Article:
The Scottish red meat industry has all the right ingredients for a strong future despite its challenges and the evolving Brexit situation, according to Alan Clarke, Chief Executive of Quality Meat Scotland (QMS).
Speaking at the launch of QMS’s Annual Review 2016/17, Mr Clarke said that since joining QMS this summer, he has made a point of getting out and about to meet those working in each part of the red meat chain in Scotland.
“What quickly became apparent is that this is an industry like no other. Those working in it have a huge amount of passion, pride and professionalism and work incredibly hard to produce the beef, lamb and pork which has earned a place at the top of the global menu,” said Mr Clarke.
“The industry has also had the foresight to embrace opportunities such as world-leading whole-chain, whole-of-life quality assurance and a commitment to animal welfare.
“We also have strong sustainability credentials and a willingness to embrace new ideas and technology. These are strengths which will prevail no matter what unfolds in the months ahead in terms of the emerging Brexit situation.”
One area where he said he believed there is real potential to take the industry to a new level relates to the way in which different parts of the red meat chain engage and communicate with each other.
“The political landscape is changing and there are many unknowns and uncertainties, however, it is business as usual until the full extent of Brexit is known.
“While we continue to plan and prepare it is important the red meat industry continues to focus on their businesses and opportunities to improve profitability and efficiency,” said Mr Clarke.
QMS’s strategy is “to shape a sustainable and prospering Scottish red meat industry” and, he said, in the post-Brexit era the role of QMS will be more vital than ever.
QMS has, he observed, a unique footprint including farmers, auctioneers, feed suppliers, hauliers, primary processors, secondary processors, food service providers, butchers, retailers, chefs and consumers.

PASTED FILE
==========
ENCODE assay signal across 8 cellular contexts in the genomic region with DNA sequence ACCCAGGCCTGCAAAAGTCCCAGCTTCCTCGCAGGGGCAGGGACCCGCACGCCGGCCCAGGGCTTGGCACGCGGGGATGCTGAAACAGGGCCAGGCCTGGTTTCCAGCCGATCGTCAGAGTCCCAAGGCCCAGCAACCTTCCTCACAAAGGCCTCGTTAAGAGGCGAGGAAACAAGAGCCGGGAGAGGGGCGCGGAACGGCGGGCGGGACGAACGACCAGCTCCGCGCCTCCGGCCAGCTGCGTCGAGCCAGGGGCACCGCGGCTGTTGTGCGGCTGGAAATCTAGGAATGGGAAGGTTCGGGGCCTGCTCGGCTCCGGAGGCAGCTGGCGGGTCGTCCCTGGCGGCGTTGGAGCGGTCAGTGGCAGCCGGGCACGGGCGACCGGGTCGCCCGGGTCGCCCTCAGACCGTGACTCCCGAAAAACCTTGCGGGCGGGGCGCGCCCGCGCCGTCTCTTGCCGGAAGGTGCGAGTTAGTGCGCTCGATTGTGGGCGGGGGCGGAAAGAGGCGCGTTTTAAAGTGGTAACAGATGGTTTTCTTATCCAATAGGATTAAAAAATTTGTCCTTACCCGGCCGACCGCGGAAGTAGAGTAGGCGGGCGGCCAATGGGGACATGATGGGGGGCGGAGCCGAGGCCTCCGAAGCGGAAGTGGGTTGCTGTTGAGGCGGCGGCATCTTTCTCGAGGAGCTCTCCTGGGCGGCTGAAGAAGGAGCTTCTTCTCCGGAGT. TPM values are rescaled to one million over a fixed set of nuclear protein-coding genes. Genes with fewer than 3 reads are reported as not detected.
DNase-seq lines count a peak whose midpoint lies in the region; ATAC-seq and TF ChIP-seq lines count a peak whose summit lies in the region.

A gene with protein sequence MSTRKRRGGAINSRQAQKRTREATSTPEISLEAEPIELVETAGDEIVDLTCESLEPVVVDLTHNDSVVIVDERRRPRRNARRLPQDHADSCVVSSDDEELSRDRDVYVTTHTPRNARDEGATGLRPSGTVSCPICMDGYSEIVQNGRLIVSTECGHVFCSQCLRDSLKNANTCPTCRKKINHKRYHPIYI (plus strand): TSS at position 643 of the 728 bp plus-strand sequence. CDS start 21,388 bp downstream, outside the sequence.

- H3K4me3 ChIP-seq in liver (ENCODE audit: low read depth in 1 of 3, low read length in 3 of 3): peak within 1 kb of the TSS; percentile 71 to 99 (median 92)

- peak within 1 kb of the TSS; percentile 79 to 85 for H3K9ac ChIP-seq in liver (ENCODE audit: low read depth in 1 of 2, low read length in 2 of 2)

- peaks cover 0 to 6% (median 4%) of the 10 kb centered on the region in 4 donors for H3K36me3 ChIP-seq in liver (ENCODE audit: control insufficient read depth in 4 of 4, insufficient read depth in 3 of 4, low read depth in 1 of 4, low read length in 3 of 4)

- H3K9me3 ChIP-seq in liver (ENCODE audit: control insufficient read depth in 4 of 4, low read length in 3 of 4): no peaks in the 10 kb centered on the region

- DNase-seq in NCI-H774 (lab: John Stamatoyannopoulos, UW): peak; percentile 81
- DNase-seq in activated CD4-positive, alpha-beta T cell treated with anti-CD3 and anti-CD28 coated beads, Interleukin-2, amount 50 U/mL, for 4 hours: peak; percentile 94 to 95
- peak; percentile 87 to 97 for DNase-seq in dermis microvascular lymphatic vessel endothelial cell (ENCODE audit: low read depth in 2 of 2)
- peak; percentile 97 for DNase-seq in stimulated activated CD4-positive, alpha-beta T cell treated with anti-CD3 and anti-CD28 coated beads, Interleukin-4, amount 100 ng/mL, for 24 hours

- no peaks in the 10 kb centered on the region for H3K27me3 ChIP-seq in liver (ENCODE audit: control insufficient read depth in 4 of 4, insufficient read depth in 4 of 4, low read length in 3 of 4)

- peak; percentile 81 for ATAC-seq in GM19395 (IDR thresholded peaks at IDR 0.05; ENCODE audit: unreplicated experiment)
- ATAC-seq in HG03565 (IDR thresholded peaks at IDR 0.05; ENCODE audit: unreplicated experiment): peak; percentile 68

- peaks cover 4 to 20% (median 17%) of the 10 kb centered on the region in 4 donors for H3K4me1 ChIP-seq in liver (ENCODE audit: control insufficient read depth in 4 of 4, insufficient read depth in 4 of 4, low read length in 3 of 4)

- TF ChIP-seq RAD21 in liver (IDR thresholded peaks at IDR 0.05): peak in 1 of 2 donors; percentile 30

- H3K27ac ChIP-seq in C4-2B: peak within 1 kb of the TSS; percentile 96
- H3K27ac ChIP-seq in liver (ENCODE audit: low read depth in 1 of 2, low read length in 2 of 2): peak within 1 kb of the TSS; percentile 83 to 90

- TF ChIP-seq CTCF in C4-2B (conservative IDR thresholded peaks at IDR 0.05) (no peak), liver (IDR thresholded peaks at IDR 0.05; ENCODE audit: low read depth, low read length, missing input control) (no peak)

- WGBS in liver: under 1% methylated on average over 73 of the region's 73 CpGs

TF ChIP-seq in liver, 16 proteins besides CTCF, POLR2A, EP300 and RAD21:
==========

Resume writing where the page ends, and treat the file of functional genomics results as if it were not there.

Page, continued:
“Our activities are much more wide-ranging than perhaps is understood, he said, and include marketing, quality assurance, health and education, economics and industry development.
“More than 77% of external levy spend is on customer and consumer-facing activities, primarily marketing and promotion and we will continue to look at ways to most effectively promote our high-quality brands,” he added.
Looking to the organisation’s financial position, Mr Clarke emphasised that a priority for every member of staff working at QMS was to ensure value for money for every pound of levy income spent.
During the year to 31 March 2017 the organisation’s total income was £6.4 million (compared with £6.3 million in 2016). Income from the statutory red meat levy for the year was just under £4 million, just very slightly down on the previous year.
Turning to the detail of QMS’s financial accounts, Mr Clarke observed that during the year under review more than £900,000 of income from grants was used to deliver qualifying activities, an increase of 15% on the previous year.
Grants remain a vital addition to QMS income, added Mr Clarke, pointing out that QMS staff work hard to secure this important additional funding to support the work it undertakes on behalf of the Scottish red meat industry.